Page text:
A New Constitution for The United States of America
We, the people of the United States, in order to protect the rights of individual citizens, promote the enduring federation of existing states, territories, and districts, establish standards of justice, provide for the common defense, and secure the blessings of liberty for ourselves and our posterity, do establish this new constitution for the United States of America, a federal republic of limited powers that serves with and by the consent of the governed.
We hold these truths to be self-evident: that all persons are entitled at birth to be treated equally by government and are possessed of certain inalienable human rights; that among these are life, liberty, privacy, dignity, and the pursuit of happiness; and that the proper function of government is to recognize, protect, defend, and preserve these rights.
The federal government of the United States of America shall consist of three co-equal branches as set forth below, each of which shall fully respect and show due deference to the others, and each shall as a first duty protect the person and the individual rights of every citizen, without presuming to substitute the judgement of officials for the right of each person to self determination. The federal government shall be conducted openly by all who serve in it, and every substantial action taken in the name of the United States of America shall be subject to a democratic referendum of the people. In the exercise of the limited powers granted to the government by this constitution or pursuant to it, in any instance that such powers shall conflict with or abrogate the rights of individual citizens, the latter shall prevail.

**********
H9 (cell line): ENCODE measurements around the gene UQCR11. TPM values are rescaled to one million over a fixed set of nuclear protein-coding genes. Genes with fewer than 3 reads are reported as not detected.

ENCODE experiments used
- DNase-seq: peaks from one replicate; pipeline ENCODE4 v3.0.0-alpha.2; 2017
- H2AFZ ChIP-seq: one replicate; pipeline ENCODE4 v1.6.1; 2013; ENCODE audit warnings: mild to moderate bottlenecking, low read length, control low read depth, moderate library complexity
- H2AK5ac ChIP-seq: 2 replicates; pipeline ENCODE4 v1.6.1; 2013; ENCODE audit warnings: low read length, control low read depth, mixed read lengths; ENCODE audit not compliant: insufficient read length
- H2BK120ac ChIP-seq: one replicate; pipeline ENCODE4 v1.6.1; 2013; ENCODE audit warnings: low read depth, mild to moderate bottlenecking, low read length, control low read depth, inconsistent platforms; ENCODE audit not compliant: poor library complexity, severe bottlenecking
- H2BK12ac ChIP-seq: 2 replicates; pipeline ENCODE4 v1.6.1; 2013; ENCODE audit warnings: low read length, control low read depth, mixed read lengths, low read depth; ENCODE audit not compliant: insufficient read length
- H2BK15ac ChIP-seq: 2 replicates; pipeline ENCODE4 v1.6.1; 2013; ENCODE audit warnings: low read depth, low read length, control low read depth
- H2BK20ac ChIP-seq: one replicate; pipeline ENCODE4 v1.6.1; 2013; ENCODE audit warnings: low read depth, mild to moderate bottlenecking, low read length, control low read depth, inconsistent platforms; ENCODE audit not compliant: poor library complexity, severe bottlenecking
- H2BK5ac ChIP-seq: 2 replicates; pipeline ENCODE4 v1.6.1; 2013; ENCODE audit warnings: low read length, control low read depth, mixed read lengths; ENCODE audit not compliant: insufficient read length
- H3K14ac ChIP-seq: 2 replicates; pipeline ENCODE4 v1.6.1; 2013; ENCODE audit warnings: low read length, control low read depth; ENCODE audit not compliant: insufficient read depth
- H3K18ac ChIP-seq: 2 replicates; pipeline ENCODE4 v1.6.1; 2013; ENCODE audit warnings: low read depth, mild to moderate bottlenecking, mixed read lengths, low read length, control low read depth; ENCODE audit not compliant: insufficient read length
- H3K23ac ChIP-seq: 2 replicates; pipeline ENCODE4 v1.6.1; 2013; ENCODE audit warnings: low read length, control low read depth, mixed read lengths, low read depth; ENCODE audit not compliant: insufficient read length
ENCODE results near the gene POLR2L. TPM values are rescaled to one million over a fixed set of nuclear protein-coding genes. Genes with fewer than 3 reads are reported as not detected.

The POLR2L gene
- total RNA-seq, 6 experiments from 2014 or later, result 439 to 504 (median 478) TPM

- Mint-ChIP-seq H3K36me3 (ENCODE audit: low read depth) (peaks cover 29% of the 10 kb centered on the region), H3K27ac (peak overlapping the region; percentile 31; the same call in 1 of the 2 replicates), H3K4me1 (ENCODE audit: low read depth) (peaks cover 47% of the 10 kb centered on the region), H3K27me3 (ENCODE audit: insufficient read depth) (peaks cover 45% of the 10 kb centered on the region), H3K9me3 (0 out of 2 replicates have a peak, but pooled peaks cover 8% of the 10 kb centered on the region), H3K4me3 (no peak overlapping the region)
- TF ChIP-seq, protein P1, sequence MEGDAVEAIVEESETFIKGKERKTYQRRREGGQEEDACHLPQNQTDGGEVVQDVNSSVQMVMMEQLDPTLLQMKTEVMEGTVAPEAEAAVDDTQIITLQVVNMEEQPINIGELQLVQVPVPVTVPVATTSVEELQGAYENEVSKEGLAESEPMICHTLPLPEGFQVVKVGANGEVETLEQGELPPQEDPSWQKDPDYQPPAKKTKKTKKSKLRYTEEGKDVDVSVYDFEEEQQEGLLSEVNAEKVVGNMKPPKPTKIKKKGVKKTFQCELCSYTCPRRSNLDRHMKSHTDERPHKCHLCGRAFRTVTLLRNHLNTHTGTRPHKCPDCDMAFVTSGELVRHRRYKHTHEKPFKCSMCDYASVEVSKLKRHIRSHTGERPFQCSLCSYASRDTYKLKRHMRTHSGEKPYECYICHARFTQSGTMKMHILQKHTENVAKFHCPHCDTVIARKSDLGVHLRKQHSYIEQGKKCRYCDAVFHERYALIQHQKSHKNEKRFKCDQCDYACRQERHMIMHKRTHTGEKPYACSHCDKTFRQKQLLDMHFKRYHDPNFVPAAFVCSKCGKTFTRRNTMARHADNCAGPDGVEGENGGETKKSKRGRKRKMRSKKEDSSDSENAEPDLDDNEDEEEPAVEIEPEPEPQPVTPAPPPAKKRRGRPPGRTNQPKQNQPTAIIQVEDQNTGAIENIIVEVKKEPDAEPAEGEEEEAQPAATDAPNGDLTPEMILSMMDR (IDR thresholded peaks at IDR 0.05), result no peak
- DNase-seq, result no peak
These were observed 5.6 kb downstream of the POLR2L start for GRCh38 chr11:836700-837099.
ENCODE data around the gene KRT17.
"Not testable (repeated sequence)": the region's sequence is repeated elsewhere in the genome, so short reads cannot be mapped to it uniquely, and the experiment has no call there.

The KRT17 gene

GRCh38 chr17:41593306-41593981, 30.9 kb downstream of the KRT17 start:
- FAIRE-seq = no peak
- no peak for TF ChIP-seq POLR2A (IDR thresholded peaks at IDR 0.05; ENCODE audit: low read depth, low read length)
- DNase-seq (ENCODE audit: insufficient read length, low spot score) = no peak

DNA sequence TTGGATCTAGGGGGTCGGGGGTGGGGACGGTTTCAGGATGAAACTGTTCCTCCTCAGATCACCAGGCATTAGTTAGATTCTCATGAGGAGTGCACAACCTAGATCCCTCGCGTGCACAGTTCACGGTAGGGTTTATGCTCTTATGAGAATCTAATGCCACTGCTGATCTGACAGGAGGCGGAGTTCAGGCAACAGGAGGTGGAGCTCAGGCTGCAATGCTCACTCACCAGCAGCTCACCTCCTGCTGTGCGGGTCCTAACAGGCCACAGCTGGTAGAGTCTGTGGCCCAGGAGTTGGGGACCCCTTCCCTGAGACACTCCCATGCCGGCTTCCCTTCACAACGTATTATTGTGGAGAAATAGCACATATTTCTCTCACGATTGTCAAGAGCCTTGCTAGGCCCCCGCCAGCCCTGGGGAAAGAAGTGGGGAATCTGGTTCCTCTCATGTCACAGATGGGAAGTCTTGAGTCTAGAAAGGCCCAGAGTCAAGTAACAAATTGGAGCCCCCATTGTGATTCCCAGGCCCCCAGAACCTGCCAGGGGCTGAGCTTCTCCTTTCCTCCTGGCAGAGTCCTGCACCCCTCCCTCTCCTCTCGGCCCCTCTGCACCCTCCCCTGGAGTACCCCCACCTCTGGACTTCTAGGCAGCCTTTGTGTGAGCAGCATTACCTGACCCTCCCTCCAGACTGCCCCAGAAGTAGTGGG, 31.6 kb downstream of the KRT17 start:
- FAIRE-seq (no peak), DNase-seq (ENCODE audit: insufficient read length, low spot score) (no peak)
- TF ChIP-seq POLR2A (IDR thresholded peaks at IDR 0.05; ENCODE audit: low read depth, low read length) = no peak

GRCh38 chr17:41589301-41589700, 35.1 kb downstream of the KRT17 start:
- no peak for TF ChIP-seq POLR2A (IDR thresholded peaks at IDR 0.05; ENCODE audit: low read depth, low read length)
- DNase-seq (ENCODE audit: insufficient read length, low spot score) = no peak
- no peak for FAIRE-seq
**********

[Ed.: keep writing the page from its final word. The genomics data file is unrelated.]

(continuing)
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Last updated on December 4, 2012